by Carol Bryant of FIDO Friendly Magazine
“There’s no sense in throwing a life away.”
When Zane and Val Henning of Wasilla, Alaska, see their Cocker Spaniel, Cody, trail-blazing through the snow, this thought resonates. Cody entered the couple’s lives in the fall of 2005. “He was in terrible shape with half a left ear, a huge scar over his head and part of his left eyelid missing,” said Zane Henning. “We adopted him, had his health problems addressed, cleaned him up and he was a completely different dog.”
With an uphill battle behind, the future looked bright. And then Cody ate. “Cody was so starved. He ate the same amount as our other two Cockers, but due to his emaciated condition, the onset of weight was rapid,” Zane remarked. Cody did more than tip the scales; the sudden accumulation of weight to his small proportion created an usual inward curving of the back and resulting herniated disk.
The couple received news every Fido-guardian dreads: that Cody’s condition made it best to put him down. With a 10 percent chance that Cody would ever walk again, the Hennings refused and sought options. “Although Cody spent a week in therapy, his back end was paralyzed. All we have to do is express his bladder for him,” Zane stated. How would an environmental coordinator and a stay-at-home Cocker mom manage trudging through the Alaskan snows with two able-bodied dogs and one with a physical limitation? Although wheelchairs for Fido facilitate dry ground mobility, the heavy snows of Alaska present challenges.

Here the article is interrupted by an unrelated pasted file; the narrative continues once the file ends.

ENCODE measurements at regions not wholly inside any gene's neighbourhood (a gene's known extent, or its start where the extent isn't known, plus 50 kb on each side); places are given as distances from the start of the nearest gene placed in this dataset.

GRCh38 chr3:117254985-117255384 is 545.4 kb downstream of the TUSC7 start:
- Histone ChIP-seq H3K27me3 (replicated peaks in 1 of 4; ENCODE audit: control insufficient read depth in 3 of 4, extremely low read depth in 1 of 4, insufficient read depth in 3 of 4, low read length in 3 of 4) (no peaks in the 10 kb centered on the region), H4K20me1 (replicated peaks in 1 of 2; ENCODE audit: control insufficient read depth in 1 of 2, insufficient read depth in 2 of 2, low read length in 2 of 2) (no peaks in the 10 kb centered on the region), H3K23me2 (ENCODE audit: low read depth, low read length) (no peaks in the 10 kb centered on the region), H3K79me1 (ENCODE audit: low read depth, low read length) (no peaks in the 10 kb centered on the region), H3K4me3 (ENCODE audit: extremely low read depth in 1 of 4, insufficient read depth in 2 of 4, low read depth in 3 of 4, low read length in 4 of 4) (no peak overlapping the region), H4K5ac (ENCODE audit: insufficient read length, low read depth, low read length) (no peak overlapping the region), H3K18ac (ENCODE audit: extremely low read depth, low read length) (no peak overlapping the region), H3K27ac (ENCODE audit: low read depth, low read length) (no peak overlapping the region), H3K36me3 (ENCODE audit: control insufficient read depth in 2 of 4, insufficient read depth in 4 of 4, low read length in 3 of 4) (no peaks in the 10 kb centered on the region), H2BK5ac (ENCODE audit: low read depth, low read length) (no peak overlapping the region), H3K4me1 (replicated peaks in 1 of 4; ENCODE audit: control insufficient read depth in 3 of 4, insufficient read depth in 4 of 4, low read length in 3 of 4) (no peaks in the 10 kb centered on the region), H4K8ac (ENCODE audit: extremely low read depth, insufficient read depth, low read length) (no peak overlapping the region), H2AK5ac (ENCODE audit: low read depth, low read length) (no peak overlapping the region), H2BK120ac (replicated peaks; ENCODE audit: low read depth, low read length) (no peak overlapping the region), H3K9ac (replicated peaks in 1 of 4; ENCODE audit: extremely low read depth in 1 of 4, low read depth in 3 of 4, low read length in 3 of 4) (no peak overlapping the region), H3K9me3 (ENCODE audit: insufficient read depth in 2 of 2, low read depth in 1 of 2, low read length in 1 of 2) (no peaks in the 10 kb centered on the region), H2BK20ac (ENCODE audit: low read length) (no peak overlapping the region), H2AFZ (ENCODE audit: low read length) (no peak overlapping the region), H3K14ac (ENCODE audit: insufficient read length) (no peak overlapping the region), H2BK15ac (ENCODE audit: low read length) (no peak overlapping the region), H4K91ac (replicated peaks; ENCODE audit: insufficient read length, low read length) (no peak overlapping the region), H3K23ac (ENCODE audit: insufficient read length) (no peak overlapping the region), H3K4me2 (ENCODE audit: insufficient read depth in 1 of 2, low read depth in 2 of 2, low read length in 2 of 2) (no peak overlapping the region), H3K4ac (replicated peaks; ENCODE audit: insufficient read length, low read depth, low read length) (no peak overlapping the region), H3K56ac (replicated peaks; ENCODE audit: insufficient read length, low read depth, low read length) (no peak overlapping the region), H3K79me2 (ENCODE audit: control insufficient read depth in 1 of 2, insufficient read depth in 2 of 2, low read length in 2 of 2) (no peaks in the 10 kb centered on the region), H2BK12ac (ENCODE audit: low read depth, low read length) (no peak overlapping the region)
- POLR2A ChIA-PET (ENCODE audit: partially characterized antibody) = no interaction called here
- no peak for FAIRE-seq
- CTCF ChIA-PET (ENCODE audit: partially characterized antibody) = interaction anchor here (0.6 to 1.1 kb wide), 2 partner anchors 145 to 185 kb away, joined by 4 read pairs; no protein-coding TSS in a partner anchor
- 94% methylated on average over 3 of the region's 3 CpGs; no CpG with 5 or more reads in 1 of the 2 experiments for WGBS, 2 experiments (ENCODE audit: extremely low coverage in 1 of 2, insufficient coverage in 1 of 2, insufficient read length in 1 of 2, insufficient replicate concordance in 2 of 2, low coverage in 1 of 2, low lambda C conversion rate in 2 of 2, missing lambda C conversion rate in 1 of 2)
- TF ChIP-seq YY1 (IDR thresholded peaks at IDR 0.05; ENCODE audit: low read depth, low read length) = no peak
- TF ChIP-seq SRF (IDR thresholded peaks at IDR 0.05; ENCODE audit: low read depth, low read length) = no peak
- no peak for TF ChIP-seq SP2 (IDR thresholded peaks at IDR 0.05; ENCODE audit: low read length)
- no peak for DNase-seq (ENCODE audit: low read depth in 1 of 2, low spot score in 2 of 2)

Not for Cody.
In the fall of 2009 while out on a walk, Zane noticed a skier pass by. He explained, “In the deep snow, ski poles create potholes, so Cody’s wheelchair got stuck. I purchased a set of used skis at a local thrift store for five dollars. I cut the tips off, made small wooden blocks so the wheels could sit into them, screwed the skis on and nailed everything together. I used bungee cords to set the wheels in and pinch them between. Everything stays in place.”
The only downhill in Cody’s life are the trails he takes on every day. Cody is a natural in his affectionately termed “ski-el-chair.” Zane beams, “The first time he started tearing around corners with no resistance, he was free to run.” Val reports the only downside is trying to keep up with Cody. They do a walk/run three miles a day, so sometimes she leashes him.
From pound puppy to powderhound, Cody houses an Olympic-style spirit in a Cocker-size body. No sense in throwing a life away, not when Cody has miles to go and slopes to conquer.
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